This week, we learned about data trails and digital breadcrumbs. What does this mean? Well, for starters, the access you give to corporations every time you agree to the “terms and conditions” of an application entails them to every bit of information you post, from facebook statuses, to google searches, to online shopping preferences. In the digital age, every action we do online leaves a breadcrumb of data that can be collected by the likes of retailers, banks and various other organisations (Pod Academy, 2016, pp. 10).
I can’t help but consider the way we so willingly agree to give access to our most personal and private information online. Most apps have options of turning on location services, which can track where a user is in real time due to the censors on their personal smartphone. These sensors extend further to sound, as we give application access to our audio as well. The Pod Academy (2016) elaborates upon this process, stating the following:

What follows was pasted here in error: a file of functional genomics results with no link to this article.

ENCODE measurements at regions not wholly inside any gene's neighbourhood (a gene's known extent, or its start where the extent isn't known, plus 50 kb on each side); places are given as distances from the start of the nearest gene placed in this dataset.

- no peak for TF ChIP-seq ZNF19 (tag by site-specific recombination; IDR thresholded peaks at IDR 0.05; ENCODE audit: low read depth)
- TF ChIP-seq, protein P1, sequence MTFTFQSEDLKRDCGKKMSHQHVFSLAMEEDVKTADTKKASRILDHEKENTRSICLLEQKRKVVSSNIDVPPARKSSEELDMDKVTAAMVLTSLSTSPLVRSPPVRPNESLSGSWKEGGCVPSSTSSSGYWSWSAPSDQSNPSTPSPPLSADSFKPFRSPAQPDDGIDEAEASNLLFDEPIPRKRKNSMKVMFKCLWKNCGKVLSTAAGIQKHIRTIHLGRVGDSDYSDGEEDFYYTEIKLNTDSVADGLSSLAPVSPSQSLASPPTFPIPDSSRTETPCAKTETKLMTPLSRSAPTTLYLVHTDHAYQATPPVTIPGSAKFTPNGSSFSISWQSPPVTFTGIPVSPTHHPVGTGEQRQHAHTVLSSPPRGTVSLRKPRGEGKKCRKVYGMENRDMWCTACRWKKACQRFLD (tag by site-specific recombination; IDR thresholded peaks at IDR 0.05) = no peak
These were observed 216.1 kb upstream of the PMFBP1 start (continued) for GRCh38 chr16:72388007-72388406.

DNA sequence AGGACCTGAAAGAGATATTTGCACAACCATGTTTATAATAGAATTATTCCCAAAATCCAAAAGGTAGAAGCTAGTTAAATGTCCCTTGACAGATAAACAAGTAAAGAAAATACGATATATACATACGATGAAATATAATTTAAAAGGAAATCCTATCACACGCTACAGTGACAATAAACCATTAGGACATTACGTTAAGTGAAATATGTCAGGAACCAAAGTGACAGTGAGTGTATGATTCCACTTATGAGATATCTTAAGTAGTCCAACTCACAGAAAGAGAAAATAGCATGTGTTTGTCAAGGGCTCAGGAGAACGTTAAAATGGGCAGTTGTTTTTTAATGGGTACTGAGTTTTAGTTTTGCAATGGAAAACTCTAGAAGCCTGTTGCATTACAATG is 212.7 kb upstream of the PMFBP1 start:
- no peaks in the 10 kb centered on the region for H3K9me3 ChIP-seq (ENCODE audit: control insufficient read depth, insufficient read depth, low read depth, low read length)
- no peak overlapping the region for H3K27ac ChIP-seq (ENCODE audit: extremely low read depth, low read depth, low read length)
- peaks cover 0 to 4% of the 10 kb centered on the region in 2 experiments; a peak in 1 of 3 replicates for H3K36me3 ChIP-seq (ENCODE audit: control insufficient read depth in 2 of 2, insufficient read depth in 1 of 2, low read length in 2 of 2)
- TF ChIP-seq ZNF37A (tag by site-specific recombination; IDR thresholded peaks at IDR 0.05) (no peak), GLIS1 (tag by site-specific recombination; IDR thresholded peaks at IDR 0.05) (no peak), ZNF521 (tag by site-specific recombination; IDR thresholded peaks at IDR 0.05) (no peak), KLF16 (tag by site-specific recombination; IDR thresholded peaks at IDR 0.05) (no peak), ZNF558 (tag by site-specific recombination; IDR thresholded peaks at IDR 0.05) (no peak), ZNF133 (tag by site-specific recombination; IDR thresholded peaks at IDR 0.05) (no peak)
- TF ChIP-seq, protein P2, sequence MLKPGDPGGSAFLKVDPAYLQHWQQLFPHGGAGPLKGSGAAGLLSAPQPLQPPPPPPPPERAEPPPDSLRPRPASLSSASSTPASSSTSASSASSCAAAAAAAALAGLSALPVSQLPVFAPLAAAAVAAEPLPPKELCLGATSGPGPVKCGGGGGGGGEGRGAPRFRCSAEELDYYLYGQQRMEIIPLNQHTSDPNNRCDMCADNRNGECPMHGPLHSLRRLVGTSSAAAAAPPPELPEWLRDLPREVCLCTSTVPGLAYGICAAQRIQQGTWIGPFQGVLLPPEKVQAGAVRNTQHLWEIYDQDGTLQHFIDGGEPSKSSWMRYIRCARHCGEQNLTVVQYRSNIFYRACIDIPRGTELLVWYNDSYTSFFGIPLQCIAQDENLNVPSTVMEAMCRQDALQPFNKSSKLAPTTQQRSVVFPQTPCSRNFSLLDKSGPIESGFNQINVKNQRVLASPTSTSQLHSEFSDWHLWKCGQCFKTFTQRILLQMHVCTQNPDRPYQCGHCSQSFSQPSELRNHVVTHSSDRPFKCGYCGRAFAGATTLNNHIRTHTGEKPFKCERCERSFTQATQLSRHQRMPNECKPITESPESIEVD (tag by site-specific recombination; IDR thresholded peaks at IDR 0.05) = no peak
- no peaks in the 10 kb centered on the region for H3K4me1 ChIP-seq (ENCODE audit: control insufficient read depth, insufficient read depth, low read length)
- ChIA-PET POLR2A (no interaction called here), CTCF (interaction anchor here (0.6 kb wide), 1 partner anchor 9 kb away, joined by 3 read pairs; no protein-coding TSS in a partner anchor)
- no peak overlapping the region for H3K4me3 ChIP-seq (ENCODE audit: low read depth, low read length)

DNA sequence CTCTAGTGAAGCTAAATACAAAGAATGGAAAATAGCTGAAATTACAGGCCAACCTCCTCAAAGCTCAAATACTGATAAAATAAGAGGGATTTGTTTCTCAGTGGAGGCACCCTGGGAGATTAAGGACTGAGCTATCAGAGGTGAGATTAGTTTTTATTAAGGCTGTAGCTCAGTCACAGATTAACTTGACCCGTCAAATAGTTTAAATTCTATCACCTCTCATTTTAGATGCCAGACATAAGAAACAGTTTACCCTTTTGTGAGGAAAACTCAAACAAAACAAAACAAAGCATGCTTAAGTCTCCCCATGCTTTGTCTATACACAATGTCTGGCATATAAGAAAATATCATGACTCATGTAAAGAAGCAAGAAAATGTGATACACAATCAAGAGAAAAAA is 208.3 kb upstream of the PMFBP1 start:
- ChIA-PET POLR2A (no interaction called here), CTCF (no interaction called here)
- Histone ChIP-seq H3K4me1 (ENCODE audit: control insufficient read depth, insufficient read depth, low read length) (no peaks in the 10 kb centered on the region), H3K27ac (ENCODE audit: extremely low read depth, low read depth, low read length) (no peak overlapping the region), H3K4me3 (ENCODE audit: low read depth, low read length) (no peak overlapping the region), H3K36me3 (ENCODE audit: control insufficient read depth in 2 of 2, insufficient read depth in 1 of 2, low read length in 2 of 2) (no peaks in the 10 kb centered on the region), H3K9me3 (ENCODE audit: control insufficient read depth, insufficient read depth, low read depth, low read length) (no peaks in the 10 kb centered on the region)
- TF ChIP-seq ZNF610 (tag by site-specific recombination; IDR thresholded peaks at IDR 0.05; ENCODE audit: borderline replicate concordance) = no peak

“Basically, when you have a phone, you have a series of censors and you have this constant background communication between the phone and the cell towers, but also if its connected online between the phone and the internet so there are all these apps that are getting information about your phone, about your environment.” (pp.13)
In my own personal experience of being made aware of the sensory tracking that was occurring within my smartphone, I remember how I was talking with a friend once who was telling me about getting a new job at a local Cafe. We discussed this event in person, and not once did I physically engage with my phone during the conversation. Following the encounter with my friend, I recall using Instagram when an ad for the same cafe came up on my feed.